Immunosenescence involves a series of ageing-induced alterations in the immune system and is characterized by two opposing hallmarks: defective immune responses and increased systemic inflammation. The immune system is modulated by intrinsic and extrinsic factors and undergoes profound changes in response to the ageing process. Immune responses are therefore highly age-dependent.
Emerging data show that immunosenescence underlies common mechanisms responsible for several age-related diseases and is a plastic state that can be modified and accelerated by non-heritable environmental factors and pharmacological intervention. In the kidney, resident macrophages and fibroblasts are continuously exposed to components of the external environment, and the effects of cellular reprogramming induced by local immune responses, which accumulate with age, might have a role in the increased susceptibility to kidney disease among elderly individuals.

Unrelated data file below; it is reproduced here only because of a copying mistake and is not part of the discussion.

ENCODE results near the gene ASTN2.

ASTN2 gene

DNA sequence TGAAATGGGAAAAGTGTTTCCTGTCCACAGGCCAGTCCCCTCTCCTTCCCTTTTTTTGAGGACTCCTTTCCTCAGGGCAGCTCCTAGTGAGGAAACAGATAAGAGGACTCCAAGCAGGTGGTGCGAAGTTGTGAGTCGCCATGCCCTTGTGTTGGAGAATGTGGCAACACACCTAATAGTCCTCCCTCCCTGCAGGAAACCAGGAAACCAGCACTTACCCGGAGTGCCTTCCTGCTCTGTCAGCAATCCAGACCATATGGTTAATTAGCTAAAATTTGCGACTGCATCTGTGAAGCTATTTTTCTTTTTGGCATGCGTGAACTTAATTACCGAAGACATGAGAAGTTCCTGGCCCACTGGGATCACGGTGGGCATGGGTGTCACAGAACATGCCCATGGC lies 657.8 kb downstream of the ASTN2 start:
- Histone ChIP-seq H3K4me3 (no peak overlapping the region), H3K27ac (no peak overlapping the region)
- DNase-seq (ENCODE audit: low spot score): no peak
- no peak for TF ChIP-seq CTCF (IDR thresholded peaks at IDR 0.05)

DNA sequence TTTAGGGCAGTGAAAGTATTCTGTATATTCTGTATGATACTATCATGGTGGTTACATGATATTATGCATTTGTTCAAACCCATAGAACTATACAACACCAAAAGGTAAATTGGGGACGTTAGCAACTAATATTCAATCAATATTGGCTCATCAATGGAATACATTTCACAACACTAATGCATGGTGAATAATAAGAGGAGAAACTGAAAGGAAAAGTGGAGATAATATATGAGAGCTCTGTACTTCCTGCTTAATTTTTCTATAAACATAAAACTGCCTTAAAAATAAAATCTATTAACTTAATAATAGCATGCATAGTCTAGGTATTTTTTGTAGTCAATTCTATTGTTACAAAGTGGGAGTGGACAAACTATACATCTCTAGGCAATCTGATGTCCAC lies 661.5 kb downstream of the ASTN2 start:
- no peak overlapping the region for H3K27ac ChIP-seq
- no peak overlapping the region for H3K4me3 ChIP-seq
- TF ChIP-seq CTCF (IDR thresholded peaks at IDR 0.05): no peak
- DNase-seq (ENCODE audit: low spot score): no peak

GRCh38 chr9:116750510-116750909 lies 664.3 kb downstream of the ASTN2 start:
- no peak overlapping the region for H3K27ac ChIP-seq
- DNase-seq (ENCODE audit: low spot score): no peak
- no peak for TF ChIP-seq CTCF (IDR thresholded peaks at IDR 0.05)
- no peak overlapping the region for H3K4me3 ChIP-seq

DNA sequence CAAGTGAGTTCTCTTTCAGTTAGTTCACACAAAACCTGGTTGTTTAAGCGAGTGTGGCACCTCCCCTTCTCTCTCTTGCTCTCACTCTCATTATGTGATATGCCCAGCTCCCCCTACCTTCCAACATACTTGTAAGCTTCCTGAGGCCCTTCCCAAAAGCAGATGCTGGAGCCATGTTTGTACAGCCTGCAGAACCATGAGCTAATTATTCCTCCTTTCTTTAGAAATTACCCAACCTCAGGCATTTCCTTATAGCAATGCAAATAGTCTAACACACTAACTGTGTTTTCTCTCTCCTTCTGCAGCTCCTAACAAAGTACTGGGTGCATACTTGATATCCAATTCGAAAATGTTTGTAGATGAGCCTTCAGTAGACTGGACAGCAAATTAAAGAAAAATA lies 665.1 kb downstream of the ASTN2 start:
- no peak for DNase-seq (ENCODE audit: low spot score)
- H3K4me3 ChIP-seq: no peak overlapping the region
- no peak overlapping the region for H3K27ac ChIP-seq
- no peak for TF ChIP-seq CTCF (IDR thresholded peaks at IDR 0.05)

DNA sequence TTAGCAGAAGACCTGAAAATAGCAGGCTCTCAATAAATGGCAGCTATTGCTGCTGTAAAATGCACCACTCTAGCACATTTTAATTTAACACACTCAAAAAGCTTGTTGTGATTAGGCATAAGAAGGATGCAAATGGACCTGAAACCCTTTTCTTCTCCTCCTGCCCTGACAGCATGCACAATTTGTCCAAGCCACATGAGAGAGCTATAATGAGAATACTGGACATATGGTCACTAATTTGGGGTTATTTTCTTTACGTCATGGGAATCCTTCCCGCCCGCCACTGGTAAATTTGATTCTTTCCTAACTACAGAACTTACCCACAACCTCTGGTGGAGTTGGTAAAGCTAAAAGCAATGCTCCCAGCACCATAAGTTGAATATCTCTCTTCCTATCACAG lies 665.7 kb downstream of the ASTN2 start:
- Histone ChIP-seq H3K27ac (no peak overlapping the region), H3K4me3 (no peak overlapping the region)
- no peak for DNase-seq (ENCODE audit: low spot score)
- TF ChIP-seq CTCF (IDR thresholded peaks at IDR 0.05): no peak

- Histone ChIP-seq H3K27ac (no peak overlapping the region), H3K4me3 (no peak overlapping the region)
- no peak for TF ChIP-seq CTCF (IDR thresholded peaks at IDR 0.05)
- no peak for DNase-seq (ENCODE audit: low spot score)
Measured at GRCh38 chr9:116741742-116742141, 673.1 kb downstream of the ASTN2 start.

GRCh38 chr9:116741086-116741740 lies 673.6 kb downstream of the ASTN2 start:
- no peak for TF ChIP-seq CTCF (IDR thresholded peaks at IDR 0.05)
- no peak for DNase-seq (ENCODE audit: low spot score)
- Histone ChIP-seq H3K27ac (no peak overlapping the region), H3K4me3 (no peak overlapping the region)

Additionally, because chronic kidney disease, especially end-stage renal disease, is often accompanied by immunosenescence, which affects these patients independently of age, and many kidney diseases are strongly age-associated, treatment approaches that target immunosenescence might be particularly clinically relevant.
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